The owl and the knight

Cover of 'Hollow Knight'

Cover of ‘Hollow Knight’

A comparison of ‘Hollow Knight’ and ‘Owlboy’

By Duncan Fingarson, Contributor


Hollow Knight and Owlboy are not new games, strictly speaking. Owlboy came out on PC back in 2016, and Hollow Knight‘s initial release was in February this year. That said, Hollow Knight has received a recent content update, and Owlboy has been confirmed to be coming out on consoles—including the Switch—early next year. Keeping these updates in mind, now seems like the perfect time to talk about some of the strengths and weaknesses of both games.

On the surface, the two games are fairly similar. Both are 2D side scrollers, with elements of exploration and continuous upgrades to unlock and collect, much like the old Metroid and Castlevania games. Both have a story to tell, a world to explore, and a mess of secrets to track down. Dig a little deeper, though, and it becomes clear that the games have set about their task in very different ways.

Though both games are side scrollers, the art direction is very different. Owlboy opted for incredibly detailed pixel art, with vibrant colours and some very nice backgrounds. It’s a bright, colourful game, with a soundtrack to match. Hollow Knight utilises smoother, more vector-style graphics. The colour palette is universally cool, consisting predominantly of blues and greens, with a little orange for contrast. The soundtrack is designed to fit this, with lots of lingering notes and soft strings.

The stories of the two are both melancholy ones, dealing with loss and trauma. Owlboy appears to be a much happier tale, initially; the adventure of two friends up against an invasion of sky pirates. The group grows into a small band of unlikely heroes, but the game takes a turn for the tragic in the second act. Things are told predominantly through cutscenes and a couple of optional exposition dumps. It’s not necessarily a new story, borrowing heavily from series like Zelda and Final Fantasy, but it’s executed well enough and the characters are fun and memorable, Alphonse in particular.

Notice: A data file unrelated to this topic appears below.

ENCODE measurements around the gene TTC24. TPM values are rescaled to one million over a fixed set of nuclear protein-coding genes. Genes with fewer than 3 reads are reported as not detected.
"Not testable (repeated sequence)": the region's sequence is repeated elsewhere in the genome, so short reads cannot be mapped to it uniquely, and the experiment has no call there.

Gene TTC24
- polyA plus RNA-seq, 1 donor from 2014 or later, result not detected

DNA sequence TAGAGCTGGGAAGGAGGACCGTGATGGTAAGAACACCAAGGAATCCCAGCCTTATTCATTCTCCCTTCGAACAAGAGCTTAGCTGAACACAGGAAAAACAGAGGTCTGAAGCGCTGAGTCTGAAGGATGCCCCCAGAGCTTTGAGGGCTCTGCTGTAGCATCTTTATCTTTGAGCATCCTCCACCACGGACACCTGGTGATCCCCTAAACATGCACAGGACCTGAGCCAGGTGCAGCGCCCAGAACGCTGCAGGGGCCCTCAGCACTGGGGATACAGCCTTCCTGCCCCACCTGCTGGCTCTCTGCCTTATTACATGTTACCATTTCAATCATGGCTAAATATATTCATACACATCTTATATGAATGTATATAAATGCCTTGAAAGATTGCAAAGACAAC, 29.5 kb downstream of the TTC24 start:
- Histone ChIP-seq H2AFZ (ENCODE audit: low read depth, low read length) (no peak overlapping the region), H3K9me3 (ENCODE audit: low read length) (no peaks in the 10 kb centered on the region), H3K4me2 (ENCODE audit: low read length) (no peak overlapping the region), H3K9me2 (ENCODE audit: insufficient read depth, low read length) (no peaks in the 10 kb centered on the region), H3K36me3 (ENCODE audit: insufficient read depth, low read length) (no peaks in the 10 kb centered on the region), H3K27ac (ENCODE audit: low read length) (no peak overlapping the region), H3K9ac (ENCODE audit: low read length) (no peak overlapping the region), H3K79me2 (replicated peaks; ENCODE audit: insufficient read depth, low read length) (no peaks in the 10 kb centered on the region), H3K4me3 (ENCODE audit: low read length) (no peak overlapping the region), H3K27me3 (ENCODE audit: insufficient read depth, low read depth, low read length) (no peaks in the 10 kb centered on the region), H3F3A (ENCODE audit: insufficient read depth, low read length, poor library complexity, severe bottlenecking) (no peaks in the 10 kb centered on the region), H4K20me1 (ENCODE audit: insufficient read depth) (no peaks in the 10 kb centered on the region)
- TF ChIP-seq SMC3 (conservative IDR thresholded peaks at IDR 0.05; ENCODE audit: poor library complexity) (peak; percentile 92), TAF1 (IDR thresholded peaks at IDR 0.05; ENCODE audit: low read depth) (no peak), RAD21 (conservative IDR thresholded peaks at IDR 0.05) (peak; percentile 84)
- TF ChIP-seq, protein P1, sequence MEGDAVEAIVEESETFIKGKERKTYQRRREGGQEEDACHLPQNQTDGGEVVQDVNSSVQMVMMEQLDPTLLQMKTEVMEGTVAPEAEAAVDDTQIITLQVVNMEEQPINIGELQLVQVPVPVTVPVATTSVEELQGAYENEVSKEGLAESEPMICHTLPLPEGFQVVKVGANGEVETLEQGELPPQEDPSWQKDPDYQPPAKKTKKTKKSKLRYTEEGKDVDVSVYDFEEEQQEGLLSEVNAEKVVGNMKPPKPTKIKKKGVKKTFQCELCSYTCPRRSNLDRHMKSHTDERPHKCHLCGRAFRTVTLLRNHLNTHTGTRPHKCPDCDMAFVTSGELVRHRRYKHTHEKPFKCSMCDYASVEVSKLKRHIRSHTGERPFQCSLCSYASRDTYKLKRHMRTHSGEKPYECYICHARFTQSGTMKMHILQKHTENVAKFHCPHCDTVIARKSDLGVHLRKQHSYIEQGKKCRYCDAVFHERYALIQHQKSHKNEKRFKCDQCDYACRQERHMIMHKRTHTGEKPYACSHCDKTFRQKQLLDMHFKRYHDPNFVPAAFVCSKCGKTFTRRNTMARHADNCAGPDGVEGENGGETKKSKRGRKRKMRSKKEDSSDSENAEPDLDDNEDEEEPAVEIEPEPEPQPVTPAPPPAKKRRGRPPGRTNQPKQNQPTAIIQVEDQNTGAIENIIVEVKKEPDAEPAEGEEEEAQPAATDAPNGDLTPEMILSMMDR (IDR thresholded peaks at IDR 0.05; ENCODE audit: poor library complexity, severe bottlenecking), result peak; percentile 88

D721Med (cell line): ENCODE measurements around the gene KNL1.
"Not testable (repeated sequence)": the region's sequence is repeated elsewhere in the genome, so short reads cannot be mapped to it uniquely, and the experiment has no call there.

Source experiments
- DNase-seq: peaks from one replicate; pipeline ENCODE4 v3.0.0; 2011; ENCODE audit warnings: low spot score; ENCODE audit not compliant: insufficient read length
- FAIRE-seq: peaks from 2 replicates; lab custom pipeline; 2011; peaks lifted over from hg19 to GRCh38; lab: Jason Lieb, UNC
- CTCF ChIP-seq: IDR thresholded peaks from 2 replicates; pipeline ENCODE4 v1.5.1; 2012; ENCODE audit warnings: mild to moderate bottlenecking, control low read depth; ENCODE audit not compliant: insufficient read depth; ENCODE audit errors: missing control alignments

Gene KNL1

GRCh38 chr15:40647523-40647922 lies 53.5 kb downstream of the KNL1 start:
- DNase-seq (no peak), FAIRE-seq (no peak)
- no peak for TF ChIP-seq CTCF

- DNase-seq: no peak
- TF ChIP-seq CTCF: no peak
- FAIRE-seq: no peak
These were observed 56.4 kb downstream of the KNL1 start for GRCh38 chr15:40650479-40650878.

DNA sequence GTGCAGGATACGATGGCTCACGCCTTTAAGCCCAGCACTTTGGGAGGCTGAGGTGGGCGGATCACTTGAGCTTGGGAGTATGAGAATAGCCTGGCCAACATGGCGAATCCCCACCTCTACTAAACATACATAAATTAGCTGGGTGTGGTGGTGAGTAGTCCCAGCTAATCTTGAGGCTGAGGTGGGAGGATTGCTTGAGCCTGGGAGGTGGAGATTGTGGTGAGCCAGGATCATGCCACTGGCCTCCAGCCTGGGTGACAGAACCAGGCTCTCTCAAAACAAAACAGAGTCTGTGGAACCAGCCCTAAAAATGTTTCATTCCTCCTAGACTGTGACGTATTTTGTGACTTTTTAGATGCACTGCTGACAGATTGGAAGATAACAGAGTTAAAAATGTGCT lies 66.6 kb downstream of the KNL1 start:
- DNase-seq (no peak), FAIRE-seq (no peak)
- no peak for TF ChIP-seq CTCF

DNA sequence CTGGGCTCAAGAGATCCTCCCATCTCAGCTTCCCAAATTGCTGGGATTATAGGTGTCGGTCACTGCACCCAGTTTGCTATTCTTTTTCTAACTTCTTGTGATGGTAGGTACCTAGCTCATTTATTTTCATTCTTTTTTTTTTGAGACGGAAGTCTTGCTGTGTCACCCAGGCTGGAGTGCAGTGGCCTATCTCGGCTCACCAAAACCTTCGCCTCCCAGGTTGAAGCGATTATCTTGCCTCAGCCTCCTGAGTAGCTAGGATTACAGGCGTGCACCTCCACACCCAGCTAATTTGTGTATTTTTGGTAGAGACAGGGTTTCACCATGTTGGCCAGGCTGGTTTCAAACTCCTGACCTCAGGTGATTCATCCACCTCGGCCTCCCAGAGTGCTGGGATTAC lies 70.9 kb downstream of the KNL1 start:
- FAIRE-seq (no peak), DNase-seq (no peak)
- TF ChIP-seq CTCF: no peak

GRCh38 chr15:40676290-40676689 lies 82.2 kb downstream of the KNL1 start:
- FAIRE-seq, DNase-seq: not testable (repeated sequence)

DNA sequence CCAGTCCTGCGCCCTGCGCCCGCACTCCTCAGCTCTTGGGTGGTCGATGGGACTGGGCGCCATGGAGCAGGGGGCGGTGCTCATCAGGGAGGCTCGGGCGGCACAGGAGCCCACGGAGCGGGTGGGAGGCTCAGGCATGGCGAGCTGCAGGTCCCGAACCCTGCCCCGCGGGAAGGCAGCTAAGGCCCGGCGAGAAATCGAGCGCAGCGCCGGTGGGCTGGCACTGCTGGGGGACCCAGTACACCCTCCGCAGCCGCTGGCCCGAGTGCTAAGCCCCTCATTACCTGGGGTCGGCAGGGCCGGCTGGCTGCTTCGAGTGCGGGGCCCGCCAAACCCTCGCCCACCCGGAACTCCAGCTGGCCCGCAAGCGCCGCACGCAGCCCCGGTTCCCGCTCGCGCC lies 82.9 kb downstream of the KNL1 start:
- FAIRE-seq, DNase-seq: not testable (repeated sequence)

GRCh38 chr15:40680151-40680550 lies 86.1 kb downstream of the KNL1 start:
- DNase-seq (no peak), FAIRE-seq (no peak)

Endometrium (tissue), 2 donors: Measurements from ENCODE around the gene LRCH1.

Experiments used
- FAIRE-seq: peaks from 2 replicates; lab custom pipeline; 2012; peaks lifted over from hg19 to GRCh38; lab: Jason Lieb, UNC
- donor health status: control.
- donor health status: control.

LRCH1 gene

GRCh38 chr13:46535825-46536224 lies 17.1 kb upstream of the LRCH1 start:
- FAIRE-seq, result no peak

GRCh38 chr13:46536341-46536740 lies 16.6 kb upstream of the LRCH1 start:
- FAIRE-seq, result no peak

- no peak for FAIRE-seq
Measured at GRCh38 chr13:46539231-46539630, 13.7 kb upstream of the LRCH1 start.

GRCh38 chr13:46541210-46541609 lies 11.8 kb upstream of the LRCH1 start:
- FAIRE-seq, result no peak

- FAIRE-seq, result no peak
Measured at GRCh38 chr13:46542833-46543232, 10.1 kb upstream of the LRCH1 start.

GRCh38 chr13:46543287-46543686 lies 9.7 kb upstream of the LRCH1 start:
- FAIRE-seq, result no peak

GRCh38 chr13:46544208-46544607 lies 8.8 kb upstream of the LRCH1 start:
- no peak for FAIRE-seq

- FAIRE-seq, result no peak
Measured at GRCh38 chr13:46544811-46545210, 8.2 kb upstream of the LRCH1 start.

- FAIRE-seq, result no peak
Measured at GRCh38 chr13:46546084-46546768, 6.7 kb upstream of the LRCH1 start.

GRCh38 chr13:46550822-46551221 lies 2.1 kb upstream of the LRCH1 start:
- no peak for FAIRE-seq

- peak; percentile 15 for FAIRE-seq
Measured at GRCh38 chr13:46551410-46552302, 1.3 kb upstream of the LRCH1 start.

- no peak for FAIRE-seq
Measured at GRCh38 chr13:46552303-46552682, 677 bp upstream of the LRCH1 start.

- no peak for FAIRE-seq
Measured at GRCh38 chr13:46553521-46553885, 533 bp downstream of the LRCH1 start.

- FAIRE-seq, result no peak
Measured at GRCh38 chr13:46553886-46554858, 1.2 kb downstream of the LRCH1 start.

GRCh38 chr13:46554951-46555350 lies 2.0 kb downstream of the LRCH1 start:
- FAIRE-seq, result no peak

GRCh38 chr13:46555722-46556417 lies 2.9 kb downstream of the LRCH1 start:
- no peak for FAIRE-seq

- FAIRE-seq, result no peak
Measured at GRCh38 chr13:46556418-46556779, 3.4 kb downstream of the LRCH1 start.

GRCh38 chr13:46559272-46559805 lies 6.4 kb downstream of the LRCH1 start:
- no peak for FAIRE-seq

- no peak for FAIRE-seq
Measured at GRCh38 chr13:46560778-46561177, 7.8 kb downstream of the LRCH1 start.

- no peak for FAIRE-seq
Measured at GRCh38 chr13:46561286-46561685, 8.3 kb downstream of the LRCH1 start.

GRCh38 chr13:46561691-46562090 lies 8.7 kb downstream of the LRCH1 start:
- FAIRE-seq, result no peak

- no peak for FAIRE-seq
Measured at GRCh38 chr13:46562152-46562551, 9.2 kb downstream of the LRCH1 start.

Hollow Knight, on the other hand, tells its story almost without relaying it. The player controls a lone hero, wandering through the ruins of a lost civilization. Oh, and everyone is an insect. The basic plot threads are easy enough to follow, but there’s a lot of deeper insight to be gained by fully exploring the world and interacting with all of the wandering NPCs. The world is massive and very open compared to Owlboy‘s more linear path. If you want to see everything, expect it to take many, many hours.

Then there’s the gameplay. Owlboy is a platformer where the protagonist can fly, and unfortunately the main way of presenting platform challenge seems to be putting in areas where you’re not allowed to fly. The combat is a pretty simple affair, mostly point and shoot with a couple of unique twists. Hollow Knight has a much more robust system, based on hack and slash melee combat with a couple of ranged spells thrown in. There’s also an elegant charm system allowing for a ton of customisation options.

Both games, of course, have their flaws. Owlboy‘s difficulty tends to spike all over the place, and on particularly busy screens it can be hard to tell what’s going on. The hit stun feels a little bit too long, and the controls a little too floaty and imprecise. Hollow Knight can be very punishing: It sometimes feels like the checkpoints are just a little too far from the boss that’s just killed you—for the fifth time.

The final verdict: It’s worth mentioning that, if price point is a consideration, Hollow Knight comes in at $17 base price, much less than Owlboy‘s $28. Both of the games are solid, both are fun, and both have their highs and lows. However, whereas Owlboy is merely good, Hollow Knight is the clear winner and could be called a masterpiece of the genre.


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The Other Press, Douglas College's student newspaper since 1976. Articles, insight and updates from the New West and Coquitlam campuses.

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